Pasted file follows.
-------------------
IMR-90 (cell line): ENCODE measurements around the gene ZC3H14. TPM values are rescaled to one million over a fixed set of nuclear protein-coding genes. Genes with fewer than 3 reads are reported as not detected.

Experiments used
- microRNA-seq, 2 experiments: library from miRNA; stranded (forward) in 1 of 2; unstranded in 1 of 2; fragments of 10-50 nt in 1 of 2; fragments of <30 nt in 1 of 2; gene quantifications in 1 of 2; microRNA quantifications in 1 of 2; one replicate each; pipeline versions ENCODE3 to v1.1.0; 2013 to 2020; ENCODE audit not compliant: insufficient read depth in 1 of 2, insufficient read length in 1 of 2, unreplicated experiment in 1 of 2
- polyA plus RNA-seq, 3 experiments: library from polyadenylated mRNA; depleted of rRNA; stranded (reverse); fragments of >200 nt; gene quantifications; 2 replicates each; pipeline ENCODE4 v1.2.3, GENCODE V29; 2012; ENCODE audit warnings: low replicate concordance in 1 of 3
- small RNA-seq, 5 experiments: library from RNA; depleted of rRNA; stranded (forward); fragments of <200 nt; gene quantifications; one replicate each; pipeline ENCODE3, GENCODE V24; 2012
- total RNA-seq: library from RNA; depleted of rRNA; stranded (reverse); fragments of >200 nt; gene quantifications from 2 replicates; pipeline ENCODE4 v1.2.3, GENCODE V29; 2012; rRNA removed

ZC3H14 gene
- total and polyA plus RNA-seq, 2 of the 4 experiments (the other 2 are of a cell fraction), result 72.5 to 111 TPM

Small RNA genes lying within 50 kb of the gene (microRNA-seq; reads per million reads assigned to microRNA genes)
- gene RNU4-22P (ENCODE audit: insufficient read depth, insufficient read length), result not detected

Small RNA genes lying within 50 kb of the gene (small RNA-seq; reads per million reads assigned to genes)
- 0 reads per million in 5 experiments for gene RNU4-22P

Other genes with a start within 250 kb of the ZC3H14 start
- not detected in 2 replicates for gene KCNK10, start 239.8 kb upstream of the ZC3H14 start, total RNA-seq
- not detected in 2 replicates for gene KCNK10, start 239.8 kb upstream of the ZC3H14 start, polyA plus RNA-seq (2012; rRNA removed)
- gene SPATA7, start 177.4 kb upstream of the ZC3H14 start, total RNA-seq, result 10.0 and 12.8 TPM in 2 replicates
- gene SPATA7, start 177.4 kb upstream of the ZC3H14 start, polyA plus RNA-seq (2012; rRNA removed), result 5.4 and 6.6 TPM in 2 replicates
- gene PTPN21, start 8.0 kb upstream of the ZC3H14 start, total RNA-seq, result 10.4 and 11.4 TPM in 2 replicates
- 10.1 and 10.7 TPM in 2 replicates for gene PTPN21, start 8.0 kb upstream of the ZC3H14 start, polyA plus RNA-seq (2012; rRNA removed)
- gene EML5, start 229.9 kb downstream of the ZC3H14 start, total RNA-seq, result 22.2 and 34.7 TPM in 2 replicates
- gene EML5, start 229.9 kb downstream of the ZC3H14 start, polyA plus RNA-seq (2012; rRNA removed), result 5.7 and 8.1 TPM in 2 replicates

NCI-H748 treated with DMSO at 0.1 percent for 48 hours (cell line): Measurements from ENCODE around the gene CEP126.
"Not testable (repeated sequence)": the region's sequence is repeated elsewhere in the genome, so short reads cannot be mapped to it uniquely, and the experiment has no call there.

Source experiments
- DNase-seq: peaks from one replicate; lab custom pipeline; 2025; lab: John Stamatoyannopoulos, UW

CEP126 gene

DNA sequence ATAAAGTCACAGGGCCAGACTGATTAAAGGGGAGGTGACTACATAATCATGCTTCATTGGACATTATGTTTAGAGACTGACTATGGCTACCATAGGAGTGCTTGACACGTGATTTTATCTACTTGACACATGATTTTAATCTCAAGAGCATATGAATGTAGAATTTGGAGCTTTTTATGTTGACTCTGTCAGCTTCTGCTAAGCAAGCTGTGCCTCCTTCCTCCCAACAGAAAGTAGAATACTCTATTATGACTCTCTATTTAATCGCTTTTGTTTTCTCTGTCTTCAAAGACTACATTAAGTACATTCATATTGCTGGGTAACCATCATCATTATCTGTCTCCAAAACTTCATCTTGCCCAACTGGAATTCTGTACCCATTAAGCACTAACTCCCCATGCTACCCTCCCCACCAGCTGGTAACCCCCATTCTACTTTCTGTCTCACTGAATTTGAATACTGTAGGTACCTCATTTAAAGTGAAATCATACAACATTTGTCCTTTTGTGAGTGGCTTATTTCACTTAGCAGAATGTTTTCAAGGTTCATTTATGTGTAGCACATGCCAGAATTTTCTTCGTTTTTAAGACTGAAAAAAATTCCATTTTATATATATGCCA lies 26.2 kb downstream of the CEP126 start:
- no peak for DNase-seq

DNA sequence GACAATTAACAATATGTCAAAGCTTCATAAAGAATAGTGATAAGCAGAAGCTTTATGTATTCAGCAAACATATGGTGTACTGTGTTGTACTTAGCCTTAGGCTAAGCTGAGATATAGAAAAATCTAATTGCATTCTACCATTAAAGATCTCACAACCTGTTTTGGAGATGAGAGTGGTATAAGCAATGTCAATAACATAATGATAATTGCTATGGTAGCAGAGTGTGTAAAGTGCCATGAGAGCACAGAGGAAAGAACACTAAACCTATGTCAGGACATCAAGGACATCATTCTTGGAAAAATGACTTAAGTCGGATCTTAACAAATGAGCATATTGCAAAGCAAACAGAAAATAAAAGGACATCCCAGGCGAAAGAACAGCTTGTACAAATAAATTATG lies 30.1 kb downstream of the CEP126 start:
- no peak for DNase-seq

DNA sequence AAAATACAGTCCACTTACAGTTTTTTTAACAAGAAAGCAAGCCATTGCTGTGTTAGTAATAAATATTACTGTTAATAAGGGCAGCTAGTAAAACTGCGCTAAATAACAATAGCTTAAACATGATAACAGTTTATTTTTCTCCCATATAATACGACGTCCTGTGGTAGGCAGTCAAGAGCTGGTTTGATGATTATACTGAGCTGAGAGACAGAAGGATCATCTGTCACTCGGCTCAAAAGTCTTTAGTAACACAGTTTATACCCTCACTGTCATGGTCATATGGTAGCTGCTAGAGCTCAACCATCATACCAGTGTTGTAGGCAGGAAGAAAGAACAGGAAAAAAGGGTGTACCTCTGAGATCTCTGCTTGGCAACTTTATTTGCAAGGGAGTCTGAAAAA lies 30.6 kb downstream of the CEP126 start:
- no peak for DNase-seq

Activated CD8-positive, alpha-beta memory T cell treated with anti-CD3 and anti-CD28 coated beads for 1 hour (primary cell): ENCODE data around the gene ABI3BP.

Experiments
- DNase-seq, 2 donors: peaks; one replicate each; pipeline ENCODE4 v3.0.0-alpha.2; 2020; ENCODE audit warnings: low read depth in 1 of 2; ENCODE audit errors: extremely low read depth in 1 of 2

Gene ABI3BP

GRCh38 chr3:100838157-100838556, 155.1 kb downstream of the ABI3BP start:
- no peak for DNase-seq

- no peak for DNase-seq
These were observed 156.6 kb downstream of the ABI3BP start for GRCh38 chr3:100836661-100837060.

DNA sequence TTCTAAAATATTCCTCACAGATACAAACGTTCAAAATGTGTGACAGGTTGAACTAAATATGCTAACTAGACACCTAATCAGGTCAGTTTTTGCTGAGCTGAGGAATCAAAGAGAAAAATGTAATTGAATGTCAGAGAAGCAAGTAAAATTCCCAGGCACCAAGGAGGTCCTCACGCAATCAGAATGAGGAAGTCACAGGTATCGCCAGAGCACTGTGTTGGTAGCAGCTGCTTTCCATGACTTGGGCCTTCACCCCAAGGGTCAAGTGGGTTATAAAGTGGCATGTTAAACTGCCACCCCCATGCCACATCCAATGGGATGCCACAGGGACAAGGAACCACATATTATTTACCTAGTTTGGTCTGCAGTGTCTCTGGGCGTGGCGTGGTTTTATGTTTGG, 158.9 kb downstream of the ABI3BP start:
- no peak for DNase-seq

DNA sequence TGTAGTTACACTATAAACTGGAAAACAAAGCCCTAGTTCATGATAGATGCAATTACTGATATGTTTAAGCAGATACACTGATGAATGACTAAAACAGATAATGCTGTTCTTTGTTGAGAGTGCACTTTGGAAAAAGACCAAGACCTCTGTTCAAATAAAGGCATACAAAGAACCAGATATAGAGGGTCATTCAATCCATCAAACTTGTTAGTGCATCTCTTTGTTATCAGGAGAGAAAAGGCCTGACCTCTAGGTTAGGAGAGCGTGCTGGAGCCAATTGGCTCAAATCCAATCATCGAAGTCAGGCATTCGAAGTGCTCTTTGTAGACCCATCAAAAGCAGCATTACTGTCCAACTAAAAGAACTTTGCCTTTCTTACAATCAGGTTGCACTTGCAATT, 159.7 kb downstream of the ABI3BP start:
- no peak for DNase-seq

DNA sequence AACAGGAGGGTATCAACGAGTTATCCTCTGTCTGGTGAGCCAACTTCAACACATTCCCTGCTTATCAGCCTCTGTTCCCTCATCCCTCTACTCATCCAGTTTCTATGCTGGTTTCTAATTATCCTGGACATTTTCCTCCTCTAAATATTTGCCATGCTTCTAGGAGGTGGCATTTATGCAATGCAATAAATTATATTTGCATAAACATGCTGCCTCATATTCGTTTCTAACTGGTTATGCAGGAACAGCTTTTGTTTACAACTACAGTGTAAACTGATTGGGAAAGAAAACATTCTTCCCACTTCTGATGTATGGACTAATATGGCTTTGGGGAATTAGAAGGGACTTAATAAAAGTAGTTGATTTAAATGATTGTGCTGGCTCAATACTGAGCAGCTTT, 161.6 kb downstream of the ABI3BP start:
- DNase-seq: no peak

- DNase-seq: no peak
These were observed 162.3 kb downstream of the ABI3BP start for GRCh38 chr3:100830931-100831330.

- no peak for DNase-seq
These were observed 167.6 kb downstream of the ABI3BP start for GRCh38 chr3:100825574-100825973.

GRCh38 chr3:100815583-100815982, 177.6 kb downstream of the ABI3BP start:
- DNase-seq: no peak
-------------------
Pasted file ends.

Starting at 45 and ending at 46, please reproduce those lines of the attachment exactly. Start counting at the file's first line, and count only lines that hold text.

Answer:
DNA sequence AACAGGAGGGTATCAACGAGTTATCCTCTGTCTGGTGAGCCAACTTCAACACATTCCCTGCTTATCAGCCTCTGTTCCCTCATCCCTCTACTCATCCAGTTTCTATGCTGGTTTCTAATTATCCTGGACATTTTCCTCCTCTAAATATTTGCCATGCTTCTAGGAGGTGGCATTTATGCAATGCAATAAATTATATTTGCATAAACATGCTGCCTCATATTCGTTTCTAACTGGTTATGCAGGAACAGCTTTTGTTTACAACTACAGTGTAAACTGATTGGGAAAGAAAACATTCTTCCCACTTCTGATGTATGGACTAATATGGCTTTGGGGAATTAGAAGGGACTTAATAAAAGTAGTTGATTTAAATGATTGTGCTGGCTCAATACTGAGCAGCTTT, 161.6 kb downstream of the ABI3BP start:
- DNase-seq: no peak